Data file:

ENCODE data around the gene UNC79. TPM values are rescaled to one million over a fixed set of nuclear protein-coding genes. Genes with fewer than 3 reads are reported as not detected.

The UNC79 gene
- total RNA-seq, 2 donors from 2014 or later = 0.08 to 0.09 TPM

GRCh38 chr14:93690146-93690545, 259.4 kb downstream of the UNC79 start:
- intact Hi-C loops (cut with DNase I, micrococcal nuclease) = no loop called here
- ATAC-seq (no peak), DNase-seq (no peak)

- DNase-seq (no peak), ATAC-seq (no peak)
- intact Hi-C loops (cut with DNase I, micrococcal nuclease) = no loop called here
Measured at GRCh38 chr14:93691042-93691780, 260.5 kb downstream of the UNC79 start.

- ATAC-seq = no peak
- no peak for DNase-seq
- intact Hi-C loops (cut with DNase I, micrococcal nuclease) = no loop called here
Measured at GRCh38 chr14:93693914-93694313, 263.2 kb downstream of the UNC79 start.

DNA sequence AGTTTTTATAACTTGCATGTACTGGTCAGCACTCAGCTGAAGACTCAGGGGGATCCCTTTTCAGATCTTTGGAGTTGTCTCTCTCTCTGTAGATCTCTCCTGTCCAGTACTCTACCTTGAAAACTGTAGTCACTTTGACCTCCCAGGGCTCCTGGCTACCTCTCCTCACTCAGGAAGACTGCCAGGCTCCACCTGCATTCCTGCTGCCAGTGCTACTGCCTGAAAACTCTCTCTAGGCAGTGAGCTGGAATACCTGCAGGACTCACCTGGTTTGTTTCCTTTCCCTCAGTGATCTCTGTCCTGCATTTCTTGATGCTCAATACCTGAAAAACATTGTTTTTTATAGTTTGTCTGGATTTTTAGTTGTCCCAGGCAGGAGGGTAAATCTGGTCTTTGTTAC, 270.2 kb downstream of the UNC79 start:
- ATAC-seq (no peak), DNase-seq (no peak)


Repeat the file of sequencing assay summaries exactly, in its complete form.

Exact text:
ENCODE data around the gene UNC79. TPM values are rescaled to one million over a fixed set of nuclear protein-coding genes. Genes with fewer than 3 reads are reported as not detected.

The UNC79 gene
- total RNA-seq, 2 donors from 2014 or later = 0.08 to 0.09 TPM

GRCh38 chr14:93690146-93690545, 259.4 kb downstream of the UNC79 start:
- intact Hi-C loops (cut with DNase I, micrococcal nuclease) = no loop called here
- ATAC-seq (no peak), DNase-seq (no peak)

- DNase-seq (no peak), ATAC-seq (no peak)
- intact Hi-C loops (cut with DNase I, micrococcal nuclease) = no loop called here
Measured at GRCh38 chr14:93691042-93691780, 260.5 kb downstream of the UNC79 start.

- ATAC-seq = no peak
- no peak for DNase-seq
- intact Hi-C loops (cut with DNase I, micrococcal nuclease) = no loop called here
Measured at GRCh38 chr14:93693914-93694313, 263.2 kb downstream of the UNC79 start.

DNA sequence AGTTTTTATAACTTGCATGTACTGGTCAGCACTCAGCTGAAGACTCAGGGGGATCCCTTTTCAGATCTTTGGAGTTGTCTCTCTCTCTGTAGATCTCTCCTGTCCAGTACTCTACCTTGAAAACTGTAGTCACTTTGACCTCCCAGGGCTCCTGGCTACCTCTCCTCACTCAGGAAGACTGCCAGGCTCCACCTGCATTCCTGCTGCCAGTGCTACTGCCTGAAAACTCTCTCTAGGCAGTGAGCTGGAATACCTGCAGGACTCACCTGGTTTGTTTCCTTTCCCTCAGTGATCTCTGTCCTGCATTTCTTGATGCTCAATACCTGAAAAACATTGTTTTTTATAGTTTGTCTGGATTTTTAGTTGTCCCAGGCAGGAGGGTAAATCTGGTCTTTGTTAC, 270.2 kb downstream of the UNC79 start:
- ATAC-seq (no peak), DNase-seq (no peak)